There will be many people who might find that blaming the crew for accidents or lack of engagement whilst on board is a good reason to exonerate themselves or their companies from taking any action. Perhaps they don’t believe that there’s a solution to hand to help answer these difficult questions, such as: ‘Can I identify how people are feeling and what risks may occur if their mood doesn’t improve?’. Perhaps they are still to be convinced of the benefits of happier crew being more productive, behaving more responsibly, working more efficiently and, ultimately, making the operations and processes onboard safer.
Is there a solution to this steadily increasing risk? Yes. And it’s low cost, easy to implement, and provides enhanced care to seafarers whilst also enabling an owner to get a deep dive into what is going on onboard their vessels.
The global nature of the shipping industry means that ship owners, operators and crew managers are being driven to find commercial and operational efficiencies. Yet the simplest, more cost-effective method is to understand what is really happening on board to all your crew. Expensive emergency evacuations or deviations required to remove crew who are suffering from debilitating fatigue could be a thing of the past if that fatigue never becomes debilitating. Being able to understand how seafarers are doing at a moment in time, collecting this anonymously on an ongoing basis, then preventing risk from occurring with direct intervention is one of the most commercially savvy things a ship owner can do. It is more effective than offboarding surveys, monthly check-ins, daily chats with the Master, drinks at a crew seminar and, critically, waiting for when things go wrong.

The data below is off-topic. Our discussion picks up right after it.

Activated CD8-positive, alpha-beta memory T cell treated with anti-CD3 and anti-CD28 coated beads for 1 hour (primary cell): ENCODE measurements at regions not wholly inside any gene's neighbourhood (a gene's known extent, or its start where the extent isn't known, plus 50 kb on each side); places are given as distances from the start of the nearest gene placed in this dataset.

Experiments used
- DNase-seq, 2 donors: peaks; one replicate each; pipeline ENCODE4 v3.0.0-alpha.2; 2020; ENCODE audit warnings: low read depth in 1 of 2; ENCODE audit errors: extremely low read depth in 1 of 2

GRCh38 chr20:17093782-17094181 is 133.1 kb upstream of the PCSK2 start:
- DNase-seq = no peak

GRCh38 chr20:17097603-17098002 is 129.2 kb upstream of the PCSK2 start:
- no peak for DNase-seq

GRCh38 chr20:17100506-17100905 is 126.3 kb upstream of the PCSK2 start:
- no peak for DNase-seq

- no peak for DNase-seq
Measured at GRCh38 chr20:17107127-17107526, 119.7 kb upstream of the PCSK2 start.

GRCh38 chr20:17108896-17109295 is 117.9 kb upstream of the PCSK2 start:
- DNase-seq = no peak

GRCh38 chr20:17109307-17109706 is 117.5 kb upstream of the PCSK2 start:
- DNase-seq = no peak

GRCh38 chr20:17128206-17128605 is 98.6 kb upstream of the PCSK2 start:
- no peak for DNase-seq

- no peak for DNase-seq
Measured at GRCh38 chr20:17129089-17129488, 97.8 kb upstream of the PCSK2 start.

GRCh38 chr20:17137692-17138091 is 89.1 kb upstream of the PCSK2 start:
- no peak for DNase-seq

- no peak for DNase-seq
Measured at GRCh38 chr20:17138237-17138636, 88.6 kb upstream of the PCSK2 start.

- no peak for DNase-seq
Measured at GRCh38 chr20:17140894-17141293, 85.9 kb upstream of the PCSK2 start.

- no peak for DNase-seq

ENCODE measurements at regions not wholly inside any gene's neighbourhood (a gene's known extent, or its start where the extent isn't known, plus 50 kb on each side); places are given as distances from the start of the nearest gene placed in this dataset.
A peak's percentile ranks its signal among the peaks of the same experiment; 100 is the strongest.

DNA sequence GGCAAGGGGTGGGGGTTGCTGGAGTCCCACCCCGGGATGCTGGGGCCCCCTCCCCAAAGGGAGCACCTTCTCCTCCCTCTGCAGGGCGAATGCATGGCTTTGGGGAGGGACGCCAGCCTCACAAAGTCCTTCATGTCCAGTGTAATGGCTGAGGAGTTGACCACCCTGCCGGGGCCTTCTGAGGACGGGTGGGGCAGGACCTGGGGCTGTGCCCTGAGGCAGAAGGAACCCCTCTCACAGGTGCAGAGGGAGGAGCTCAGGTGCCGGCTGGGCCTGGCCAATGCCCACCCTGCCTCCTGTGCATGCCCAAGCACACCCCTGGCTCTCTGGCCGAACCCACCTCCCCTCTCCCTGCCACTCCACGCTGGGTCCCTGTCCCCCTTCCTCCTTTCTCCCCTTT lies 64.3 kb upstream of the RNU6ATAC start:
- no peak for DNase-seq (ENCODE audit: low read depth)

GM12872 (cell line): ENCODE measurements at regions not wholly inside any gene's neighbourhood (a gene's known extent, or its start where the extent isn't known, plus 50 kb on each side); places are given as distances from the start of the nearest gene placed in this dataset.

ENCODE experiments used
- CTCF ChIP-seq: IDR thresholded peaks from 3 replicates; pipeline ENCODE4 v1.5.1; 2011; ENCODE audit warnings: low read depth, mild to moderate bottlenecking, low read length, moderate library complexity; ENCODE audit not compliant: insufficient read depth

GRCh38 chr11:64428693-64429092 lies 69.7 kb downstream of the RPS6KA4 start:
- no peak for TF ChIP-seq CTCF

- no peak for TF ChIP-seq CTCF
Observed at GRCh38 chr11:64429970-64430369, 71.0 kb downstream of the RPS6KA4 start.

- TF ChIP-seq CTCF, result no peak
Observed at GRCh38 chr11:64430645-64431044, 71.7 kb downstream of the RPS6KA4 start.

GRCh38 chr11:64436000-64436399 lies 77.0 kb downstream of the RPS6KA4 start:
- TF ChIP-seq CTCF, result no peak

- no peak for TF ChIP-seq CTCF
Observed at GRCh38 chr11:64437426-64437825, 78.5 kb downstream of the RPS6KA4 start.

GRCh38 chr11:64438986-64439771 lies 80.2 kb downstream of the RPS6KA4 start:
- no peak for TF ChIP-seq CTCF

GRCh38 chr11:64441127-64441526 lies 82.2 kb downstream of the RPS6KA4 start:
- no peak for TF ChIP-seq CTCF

PsyFyi runs 'SeaQ', a continuous monitoring system which collects, anonymises and examines various factors within vessel crews and individual users. The data is analysed by PsyFyi's team and reported back to the stakeholders (including owners, managers, insurers and the vessel itself). Emerging trends which may cause harm to the vessel, her crew or cargo are immediately raised with the relevant party – and ways of reducing this risk recommended.
PsyFyi has worked hard to cultivate a product which works seamlessly via WhatsApp and Facebook Messenger (because we recognise the logistical problems of an app) and asks the seafarer one question every two days. These questions are all categorised, which means that we can report the trends back to the owner or crew manager in an easily digestible way. Our reporting highlights categories which have scored the highest in their fleet (i.e. which are performing the best), and those that are underperforming and ranked the lowest. This is where risk can increase, and our reports come complete with a breakdown by our in-house psychologists on easy-to-implement changes.
For the seafarer, if at any stage they feel that they need to speak to a psychologist directly then they can do so, 24/7, 365 days of the year, in a multitude of languages, and a psychologist will respond.
This industry needs real, tangible insight which will make operations on board safer, the reputation of the company stronger and the lives of seafarers better, and these are the three key metrics for Environmental, Social, and Governance compliance (ESG).
It’s high time for the maritime industry to level up and start protecting itself and the supply chain by monitoring its people on an ongoing basis. Other industries have been doing it for years – and shipping needs to not just catch up, but take the lead.
Safer people and products. An ethically-sound supply chain. And a shipping industry proactively identifying issues (positive and negative), sharing learnings and becoming a contributor to stability, sustainability and scalability in global trade? That’s real innovation.
Find out more about PsyFyi and its work at www.psy-fyi.com.